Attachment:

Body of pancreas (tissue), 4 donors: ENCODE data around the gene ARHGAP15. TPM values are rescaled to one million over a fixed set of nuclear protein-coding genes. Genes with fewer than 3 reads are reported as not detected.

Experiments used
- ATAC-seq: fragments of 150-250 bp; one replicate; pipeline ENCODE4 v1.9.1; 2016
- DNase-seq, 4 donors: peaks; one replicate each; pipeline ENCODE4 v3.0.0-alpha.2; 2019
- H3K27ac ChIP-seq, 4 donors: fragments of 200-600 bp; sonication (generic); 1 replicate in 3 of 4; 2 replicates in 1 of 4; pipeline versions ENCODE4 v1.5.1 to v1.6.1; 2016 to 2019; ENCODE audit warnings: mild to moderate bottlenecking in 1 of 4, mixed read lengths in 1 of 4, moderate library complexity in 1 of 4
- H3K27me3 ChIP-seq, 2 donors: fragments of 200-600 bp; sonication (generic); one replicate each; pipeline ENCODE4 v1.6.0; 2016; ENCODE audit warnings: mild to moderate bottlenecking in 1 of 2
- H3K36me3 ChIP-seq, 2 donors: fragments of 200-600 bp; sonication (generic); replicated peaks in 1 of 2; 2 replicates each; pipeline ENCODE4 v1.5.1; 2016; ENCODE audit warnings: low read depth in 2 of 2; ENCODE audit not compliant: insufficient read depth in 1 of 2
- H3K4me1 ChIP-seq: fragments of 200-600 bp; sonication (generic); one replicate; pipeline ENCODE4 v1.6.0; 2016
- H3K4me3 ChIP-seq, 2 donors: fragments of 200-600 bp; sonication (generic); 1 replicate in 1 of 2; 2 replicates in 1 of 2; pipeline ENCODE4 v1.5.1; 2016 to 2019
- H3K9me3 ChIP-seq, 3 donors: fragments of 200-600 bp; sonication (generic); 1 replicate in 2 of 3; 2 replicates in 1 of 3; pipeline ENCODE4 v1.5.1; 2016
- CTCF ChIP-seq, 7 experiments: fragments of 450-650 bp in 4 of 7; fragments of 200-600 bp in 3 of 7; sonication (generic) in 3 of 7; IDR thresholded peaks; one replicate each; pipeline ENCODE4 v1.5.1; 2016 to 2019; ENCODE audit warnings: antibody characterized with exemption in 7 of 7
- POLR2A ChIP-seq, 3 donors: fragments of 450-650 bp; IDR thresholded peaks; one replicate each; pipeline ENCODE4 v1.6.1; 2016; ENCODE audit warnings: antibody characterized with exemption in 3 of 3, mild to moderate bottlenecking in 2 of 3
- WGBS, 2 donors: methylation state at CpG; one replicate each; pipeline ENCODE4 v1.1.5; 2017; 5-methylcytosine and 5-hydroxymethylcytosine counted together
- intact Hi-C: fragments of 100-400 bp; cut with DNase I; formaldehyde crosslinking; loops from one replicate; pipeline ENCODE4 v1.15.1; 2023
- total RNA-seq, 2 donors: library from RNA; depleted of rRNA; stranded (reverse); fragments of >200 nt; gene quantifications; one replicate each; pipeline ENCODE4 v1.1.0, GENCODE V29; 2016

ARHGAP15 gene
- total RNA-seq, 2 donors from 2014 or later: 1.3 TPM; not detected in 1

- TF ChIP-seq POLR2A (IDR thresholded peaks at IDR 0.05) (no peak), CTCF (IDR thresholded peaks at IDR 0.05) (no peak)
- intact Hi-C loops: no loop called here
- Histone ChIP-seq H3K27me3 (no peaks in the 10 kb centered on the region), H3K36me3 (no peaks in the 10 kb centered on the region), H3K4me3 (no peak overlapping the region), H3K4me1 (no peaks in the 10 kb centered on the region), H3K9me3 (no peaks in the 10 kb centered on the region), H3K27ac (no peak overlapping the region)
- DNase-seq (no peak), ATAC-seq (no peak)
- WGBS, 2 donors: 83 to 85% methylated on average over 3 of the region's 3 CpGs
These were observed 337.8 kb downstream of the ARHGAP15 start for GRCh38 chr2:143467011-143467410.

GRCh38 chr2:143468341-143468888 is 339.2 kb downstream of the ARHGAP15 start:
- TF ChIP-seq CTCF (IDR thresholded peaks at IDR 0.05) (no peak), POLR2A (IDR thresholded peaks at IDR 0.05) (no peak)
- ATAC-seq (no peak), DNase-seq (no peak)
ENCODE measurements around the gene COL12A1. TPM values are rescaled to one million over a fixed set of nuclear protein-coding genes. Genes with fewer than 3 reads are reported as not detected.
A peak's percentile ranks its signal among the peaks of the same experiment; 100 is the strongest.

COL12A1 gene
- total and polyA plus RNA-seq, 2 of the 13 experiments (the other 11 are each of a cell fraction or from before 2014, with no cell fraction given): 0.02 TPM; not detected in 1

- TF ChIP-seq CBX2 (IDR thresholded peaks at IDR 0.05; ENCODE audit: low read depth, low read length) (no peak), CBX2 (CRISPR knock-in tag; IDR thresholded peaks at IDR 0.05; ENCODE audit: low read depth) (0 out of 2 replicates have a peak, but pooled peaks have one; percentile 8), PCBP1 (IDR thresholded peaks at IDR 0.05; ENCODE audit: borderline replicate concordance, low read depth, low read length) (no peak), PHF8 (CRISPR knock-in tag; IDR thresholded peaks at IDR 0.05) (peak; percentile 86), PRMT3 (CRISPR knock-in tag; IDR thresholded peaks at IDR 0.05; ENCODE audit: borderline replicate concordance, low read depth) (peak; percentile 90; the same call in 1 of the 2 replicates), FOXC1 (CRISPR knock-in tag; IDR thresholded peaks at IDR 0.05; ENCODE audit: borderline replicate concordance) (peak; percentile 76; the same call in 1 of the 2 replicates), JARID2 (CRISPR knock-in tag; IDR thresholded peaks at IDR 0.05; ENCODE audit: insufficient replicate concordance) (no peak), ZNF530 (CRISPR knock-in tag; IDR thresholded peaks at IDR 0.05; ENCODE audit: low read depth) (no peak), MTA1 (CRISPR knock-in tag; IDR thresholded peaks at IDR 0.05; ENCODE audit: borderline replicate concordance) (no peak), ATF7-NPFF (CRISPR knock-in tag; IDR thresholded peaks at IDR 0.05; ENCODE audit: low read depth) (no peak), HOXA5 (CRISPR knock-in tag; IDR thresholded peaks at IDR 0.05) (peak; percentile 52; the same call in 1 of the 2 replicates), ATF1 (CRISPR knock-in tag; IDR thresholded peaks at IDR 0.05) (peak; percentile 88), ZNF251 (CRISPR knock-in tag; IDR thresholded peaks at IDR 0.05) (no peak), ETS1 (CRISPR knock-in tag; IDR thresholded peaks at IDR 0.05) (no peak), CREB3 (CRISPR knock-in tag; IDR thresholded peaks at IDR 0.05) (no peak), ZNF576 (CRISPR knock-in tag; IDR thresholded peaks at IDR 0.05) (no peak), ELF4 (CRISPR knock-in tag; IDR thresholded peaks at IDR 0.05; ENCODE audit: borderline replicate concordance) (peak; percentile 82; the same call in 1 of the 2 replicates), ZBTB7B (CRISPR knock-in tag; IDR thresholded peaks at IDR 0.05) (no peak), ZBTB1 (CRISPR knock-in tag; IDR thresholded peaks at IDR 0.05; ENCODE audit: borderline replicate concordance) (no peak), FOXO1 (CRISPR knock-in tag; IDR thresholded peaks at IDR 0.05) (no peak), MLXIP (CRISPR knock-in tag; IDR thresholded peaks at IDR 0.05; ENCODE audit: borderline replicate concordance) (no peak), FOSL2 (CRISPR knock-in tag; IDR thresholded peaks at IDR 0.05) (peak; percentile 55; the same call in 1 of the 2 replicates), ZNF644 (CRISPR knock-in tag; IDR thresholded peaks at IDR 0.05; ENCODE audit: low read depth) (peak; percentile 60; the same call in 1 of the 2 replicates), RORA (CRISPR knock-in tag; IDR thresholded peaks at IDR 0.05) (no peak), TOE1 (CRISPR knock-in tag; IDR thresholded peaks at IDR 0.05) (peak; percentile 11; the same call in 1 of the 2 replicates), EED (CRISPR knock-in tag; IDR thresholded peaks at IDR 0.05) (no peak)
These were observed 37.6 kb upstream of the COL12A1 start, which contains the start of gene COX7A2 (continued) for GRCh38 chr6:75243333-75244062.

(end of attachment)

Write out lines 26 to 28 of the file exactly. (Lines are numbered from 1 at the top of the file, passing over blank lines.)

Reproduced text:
- ATAC-seq (no peak), DNase-seq (no peak)
ENCODE measurements around the gene COL12A1. TPM values are rescaled to one million over a fixed set of nuclear protein-coding genes. Genes with fewer than 3 reads are reported as not detected.
A peak's percentile ranks its signal among the peaks of the same experiment; 100 is the strongest.